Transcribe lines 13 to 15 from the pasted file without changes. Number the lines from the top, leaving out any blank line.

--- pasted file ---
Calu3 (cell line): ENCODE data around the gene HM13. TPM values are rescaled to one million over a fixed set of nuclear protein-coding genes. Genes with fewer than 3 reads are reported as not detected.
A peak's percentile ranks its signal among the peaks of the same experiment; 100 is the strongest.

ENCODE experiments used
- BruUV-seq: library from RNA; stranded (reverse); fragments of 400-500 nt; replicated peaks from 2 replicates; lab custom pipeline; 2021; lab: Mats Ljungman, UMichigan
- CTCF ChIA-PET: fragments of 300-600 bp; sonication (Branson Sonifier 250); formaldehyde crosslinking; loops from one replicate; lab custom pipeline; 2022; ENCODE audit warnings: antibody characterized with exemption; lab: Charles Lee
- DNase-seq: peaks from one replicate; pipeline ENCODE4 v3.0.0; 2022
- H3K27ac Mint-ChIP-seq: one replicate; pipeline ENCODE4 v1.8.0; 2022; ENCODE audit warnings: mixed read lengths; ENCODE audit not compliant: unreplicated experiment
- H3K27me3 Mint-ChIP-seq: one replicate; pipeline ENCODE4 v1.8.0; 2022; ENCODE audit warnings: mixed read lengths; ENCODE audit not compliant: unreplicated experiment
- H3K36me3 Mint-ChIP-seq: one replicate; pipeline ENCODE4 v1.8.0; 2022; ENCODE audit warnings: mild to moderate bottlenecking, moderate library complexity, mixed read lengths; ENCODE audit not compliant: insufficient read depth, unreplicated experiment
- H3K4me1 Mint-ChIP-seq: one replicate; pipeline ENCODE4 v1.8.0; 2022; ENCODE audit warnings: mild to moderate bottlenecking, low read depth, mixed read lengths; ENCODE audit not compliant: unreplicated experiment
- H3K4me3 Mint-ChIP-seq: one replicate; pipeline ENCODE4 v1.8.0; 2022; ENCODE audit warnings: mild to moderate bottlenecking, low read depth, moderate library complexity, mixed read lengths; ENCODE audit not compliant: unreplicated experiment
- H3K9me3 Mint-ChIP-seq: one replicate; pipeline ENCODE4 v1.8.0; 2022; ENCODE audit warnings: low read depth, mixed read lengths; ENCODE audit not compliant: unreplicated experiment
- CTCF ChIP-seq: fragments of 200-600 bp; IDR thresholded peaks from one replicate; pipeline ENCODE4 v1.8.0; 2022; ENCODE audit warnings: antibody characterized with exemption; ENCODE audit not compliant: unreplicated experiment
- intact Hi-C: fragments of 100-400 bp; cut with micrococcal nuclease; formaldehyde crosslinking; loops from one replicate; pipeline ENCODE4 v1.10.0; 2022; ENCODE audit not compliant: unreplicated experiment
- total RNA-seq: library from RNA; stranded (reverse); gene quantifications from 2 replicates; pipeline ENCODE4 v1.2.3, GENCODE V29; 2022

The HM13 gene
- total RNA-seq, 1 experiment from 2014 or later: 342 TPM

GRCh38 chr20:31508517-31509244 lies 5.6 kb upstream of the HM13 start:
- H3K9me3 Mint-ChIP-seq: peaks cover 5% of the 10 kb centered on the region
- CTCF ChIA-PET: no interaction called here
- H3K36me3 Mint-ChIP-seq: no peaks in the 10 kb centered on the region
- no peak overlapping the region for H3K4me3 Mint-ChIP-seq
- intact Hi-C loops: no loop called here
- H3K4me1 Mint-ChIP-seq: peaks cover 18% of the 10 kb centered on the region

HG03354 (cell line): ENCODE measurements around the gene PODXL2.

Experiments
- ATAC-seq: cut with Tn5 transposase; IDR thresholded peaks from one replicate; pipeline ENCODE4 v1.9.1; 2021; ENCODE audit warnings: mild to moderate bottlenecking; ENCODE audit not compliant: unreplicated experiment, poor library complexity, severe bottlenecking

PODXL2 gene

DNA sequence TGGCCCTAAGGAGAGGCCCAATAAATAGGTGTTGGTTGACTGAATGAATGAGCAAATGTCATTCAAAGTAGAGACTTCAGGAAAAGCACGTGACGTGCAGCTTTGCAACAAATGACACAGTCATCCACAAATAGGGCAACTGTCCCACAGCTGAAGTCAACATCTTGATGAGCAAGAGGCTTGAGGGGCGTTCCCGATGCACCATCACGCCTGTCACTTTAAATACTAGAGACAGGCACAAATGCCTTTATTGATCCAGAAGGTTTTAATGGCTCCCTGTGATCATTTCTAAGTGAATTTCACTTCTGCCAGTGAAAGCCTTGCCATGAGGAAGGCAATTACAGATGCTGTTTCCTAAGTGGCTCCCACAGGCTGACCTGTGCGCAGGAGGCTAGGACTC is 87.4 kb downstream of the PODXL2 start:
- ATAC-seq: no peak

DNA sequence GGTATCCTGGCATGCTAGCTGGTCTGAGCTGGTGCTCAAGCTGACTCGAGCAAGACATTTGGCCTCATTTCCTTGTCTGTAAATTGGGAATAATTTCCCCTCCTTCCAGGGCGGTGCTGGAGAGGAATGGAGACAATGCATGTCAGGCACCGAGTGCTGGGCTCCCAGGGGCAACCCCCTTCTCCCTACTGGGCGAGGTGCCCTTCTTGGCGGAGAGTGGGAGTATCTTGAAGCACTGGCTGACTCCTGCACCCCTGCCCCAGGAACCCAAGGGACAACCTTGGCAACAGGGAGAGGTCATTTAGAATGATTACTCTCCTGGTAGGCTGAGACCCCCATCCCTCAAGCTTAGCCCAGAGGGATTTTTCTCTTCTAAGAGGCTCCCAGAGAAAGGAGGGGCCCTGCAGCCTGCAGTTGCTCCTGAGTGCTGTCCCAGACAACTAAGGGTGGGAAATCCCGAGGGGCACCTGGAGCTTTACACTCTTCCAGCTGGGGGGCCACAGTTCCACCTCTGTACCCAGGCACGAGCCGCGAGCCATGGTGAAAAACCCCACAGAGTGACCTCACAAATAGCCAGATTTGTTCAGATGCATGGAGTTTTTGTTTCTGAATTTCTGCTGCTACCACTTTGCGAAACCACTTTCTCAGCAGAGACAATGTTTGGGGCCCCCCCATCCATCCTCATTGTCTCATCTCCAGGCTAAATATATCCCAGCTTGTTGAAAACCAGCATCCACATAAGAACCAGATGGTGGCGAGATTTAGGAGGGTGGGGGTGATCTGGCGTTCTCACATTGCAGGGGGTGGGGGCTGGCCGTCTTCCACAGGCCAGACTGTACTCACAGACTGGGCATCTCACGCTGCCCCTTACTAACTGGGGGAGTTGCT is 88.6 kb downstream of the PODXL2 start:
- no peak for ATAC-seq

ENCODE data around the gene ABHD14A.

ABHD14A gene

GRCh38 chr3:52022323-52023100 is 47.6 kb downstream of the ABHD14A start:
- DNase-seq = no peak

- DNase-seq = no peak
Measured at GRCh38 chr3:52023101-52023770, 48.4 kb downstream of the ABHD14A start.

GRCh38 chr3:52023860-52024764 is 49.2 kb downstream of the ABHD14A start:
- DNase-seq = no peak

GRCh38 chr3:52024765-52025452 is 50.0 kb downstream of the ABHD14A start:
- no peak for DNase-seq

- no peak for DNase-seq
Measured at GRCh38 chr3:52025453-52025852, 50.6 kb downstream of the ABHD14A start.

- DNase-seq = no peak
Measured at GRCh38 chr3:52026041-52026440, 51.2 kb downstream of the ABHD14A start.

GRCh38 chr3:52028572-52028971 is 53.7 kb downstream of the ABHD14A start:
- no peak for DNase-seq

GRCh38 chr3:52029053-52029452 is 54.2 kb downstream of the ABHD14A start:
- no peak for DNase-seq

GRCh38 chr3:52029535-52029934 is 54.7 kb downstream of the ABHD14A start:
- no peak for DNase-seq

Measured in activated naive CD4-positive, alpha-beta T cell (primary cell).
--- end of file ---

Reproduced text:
- CTCF ChIP-seq: fragments of 200-600 bp; IDR thresholded peaks from one replicate; pipeline ENCODE4 v1.8.0; 2022; ENCODE audit warnings: antibody characterized with exemption; ENCODE audit not compliant: unreplicated experiment
- intact Hi-C: fragments of 100-400 bp; cut with micrococcal nuclease; formaldehyde crosslinking; loops from one replicate; pipeline ENCODE4 v1.10.0; 2022; ENCODE audit not compliant: unreplicated experiment
- total RNA-seq: library from RNA; stranded (reverse); gene quantifications from 2 replicates; pipeline ENCODE4 v1.2.3, GENCODE V29; 2022